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Speaking at an Unlock Net Zero event in London, Matt Harrison, who has been charged with overseeing the fund through the Department for Business, Energy and Industrial Strategy (BEIS), announced the update.

There is a pot of £160m to be bid for in Wave 1 of the SHDF and in the government’s Heat and Buildings Strategy, released last month, a further £800m has been promised for Wave 2, which will be allocated in 2022-23 and 2024-25.

BEIS said that, by the end of this Spending Review period, just over £1bn will have been invested in the SHDF.

At the event, Mr Harrison said: “It’ll be a substantial bid window with a lot of delivery timelines. Not just a one-year, sort of ‘get it done, get done quickly’. We’re going to give a three-year delivery horizon as a minimum. I’m going to try to push that to five, see how I get on with the Treasury. And I expect people to be able to scale and plan and do better.”

At the same event, leading industry figures warned that inventive funding models for the path to net zero would be required, as the government will not be there to help it all the way.

Mr Harrison added: “Wave 1 is an enormously important opportunity for the sector. As I say, we won’t be covering all of this – Savills’ estimates [for the cost of decarbonising the housing stock] are quite eye-watering.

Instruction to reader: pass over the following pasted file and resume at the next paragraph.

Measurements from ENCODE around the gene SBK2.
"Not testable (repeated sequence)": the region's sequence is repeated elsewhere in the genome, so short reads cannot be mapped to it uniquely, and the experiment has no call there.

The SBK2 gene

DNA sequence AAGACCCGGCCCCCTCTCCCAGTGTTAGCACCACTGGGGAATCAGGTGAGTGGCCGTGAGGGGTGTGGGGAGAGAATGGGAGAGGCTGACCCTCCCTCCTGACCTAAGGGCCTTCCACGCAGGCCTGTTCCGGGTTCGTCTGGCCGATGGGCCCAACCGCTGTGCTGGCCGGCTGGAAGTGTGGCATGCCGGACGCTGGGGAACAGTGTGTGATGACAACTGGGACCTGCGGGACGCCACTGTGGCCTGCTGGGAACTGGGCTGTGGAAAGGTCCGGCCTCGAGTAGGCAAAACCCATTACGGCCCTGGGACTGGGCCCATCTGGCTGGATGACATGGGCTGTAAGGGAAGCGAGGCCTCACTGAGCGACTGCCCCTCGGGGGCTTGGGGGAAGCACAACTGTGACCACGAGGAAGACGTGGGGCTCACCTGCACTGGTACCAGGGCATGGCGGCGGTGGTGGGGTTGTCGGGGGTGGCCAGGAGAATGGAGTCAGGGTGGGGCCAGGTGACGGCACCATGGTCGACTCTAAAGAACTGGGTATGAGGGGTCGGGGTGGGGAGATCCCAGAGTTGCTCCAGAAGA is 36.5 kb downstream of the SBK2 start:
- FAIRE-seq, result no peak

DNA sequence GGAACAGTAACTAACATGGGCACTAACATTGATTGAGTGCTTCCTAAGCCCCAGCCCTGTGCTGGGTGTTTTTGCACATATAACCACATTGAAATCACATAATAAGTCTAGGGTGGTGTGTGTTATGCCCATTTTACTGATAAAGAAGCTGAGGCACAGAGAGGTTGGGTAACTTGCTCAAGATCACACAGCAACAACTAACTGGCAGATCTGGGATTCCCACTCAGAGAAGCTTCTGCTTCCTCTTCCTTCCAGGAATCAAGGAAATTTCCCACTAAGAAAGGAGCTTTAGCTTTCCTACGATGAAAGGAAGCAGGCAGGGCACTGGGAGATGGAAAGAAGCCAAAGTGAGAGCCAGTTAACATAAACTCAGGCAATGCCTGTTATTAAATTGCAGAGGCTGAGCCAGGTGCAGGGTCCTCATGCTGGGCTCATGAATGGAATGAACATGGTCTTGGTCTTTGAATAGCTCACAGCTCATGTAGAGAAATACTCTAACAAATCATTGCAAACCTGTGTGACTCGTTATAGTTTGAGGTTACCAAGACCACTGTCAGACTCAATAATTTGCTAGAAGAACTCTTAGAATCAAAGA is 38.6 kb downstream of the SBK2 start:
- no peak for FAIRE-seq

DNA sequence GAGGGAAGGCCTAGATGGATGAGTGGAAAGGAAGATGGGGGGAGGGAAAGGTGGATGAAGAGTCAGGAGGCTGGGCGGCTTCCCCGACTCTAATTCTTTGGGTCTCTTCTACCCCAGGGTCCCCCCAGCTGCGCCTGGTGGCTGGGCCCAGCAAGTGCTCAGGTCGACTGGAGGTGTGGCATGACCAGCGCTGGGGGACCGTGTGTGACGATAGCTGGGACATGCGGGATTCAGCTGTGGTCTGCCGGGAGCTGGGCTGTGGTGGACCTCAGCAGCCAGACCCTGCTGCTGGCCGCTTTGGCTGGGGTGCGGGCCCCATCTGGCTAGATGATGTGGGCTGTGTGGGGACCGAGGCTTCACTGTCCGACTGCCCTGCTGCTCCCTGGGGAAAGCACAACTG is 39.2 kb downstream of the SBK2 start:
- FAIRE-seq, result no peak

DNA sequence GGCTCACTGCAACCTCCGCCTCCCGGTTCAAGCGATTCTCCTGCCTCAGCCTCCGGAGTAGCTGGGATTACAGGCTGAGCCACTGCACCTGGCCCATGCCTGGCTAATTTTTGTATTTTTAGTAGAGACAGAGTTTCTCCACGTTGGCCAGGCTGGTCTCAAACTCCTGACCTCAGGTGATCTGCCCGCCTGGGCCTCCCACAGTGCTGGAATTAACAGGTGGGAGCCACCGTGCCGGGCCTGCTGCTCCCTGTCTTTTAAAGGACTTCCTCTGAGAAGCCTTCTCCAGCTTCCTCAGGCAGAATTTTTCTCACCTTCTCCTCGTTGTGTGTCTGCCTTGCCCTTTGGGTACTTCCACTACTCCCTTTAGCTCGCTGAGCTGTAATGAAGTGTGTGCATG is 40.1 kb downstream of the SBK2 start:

“We need to be able to leverage the government funding and whatever the housing associations and social housing sectors can bring to the market to get a decent amount of funding to get this market moving forward.”

His views were echoed by Tim Weightman, group executive director at Places for People, who said that in terms of financing the net zero objectives, “we can’t wait for government to come and tell us what the solution is”.

Mr Harrison, whose background is in the navy, compared the task of decarbonising the UK’s housing stock to that of looking after the nation’s naval vessels.

He said: “I looked after the nation’s naval base, I thought that was a challenging task. It’s a complex business, highly dangerous assets. And you know, we need to keep our people safe.

“It turns out decarbonising the nation’s housing stock is equally, if not more, challenging. I’m really interested to learn from the sector, what it is we need to do as the government, and the best way to shape our funds.

“There is no free money here. We’re here to buy carbon. What we have to do is demonstrate success. Success will breed confidence in what we’re doing to access that future fund.”


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